Because they know and recognize that anything of quality needs to start at the very beginning, and is not built overnight.
To create a truly strong reputation and brand takes time and effort, and repetitive days and nights of hard work, to build something worthwhile and strong.
Those who have grown quickly or reached actual overnight success (from nothing to something) tend to be a brand that doesn’t have a strong leg to stand on. And when their 15 minutes of fame is up, their straw house comes tumbling down on them. When that house comes tumbling down, many of those overnight successes are bound to give up.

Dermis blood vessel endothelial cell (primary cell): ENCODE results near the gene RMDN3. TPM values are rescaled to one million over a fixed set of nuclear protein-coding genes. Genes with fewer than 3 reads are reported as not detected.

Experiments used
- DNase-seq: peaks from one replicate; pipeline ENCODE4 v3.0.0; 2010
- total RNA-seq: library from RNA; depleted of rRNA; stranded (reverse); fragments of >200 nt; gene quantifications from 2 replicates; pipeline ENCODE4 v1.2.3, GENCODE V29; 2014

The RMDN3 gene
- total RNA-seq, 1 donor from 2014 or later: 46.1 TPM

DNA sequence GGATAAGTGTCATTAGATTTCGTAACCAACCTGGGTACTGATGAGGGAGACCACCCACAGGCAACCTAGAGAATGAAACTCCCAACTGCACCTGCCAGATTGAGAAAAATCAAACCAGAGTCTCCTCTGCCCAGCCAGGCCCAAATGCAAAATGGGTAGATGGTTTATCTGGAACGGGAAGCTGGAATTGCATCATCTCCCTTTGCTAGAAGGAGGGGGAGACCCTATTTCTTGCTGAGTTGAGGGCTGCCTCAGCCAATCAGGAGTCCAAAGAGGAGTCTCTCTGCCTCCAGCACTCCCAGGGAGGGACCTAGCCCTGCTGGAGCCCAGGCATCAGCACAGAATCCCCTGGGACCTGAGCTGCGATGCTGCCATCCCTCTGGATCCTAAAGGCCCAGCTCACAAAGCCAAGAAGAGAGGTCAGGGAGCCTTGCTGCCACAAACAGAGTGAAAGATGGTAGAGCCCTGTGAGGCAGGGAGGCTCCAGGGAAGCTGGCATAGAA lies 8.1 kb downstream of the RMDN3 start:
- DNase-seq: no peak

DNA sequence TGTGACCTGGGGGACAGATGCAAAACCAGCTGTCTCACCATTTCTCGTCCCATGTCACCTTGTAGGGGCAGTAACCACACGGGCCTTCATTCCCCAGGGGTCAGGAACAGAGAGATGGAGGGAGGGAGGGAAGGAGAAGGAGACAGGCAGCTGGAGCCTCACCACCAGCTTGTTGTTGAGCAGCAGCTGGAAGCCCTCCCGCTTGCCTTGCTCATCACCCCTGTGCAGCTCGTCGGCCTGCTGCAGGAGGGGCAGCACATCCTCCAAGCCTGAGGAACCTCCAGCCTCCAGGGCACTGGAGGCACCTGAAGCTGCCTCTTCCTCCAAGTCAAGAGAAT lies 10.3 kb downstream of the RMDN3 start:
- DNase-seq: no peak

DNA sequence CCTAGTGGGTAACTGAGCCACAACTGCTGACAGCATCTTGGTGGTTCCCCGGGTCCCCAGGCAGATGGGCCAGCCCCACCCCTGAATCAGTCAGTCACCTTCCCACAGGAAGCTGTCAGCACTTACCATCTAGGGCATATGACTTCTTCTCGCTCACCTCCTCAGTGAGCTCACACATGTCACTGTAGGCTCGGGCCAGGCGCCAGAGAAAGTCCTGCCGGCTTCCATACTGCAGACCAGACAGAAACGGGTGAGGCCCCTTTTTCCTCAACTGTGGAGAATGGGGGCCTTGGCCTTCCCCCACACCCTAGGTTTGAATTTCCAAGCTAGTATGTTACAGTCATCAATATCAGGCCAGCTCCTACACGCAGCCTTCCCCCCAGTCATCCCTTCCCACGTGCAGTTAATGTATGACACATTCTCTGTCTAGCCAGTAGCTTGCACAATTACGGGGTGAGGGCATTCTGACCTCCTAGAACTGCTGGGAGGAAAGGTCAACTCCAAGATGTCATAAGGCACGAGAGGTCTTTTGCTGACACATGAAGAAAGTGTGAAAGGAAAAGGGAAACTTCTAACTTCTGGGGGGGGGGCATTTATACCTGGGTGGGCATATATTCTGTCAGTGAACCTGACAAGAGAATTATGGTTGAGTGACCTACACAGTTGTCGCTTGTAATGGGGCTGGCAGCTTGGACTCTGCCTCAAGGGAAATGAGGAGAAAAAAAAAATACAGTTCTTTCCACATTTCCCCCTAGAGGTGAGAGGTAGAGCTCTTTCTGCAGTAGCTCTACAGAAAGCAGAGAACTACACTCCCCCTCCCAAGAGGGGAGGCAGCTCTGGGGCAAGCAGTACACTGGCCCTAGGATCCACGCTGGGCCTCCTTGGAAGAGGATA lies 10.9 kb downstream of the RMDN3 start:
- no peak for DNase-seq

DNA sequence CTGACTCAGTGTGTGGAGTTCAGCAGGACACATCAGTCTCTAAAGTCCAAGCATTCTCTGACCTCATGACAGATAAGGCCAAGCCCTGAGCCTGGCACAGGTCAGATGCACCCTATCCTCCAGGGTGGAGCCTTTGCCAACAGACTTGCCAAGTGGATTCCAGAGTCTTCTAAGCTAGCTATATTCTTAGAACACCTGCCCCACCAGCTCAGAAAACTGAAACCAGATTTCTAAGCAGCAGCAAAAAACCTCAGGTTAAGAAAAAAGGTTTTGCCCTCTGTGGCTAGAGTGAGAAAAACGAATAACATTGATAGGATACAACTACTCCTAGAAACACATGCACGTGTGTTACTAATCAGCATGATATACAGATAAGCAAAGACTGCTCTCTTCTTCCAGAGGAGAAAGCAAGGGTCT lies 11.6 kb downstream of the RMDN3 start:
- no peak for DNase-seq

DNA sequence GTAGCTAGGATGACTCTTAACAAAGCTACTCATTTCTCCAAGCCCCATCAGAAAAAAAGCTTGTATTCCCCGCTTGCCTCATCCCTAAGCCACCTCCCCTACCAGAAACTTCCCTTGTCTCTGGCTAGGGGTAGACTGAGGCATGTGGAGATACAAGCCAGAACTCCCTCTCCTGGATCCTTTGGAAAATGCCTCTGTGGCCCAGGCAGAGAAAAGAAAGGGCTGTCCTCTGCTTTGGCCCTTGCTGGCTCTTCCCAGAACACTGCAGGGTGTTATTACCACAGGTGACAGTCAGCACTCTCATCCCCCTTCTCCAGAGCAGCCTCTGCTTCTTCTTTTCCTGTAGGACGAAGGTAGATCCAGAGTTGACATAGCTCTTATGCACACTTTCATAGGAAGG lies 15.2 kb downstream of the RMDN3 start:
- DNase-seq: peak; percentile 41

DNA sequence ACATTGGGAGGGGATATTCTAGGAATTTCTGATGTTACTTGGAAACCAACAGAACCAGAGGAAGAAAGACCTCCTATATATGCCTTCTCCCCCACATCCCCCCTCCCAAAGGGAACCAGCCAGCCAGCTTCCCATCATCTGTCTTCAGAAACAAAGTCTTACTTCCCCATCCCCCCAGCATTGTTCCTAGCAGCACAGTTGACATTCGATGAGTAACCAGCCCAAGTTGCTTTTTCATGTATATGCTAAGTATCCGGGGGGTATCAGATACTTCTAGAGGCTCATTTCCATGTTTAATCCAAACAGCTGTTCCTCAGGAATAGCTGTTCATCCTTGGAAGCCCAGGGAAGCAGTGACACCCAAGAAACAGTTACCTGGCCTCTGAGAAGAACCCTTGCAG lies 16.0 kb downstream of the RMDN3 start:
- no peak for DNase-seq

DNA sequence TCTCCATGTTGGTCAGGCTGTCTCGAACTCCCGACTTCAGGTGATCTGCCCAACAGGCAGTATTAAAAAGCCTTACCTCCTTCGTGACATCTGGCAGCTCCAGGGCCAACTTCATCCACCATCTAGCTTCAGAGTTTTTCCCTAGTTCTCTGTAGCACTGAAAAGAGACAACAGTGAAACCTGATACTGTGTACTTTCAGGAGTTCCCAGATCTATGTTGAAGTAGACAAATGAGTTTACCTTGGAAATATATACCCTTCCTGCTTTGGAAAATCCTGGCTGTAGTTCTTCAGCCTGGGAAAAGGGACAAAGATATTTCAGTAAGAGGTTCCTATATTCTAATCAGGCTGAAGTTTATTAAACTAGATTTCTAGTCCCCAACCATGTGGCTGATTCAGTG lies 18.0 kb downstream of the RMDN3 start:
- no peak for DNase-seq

Because that’s another thing that rapid growth denies us as people — the opportunity to develop grit, determination, and unshakable work ethic that keeps us committed to moving forward even when we don’t necessarily see the results right away.
Rapid and unsustainable growth does not trump the value of developing quality of character. Quality of character is something you can’t put a price on. And if you haven’t had the opportunity to grow and develop side quality character, you have no real foundation to stand on.
And that is exactly why I do not despise the times in my life when my success means slowly and steadily growing, often slower than I’d like.
I see these experiences as opportunities to better myself as a person, and ultimately set myself up for more valid and credible success down the road.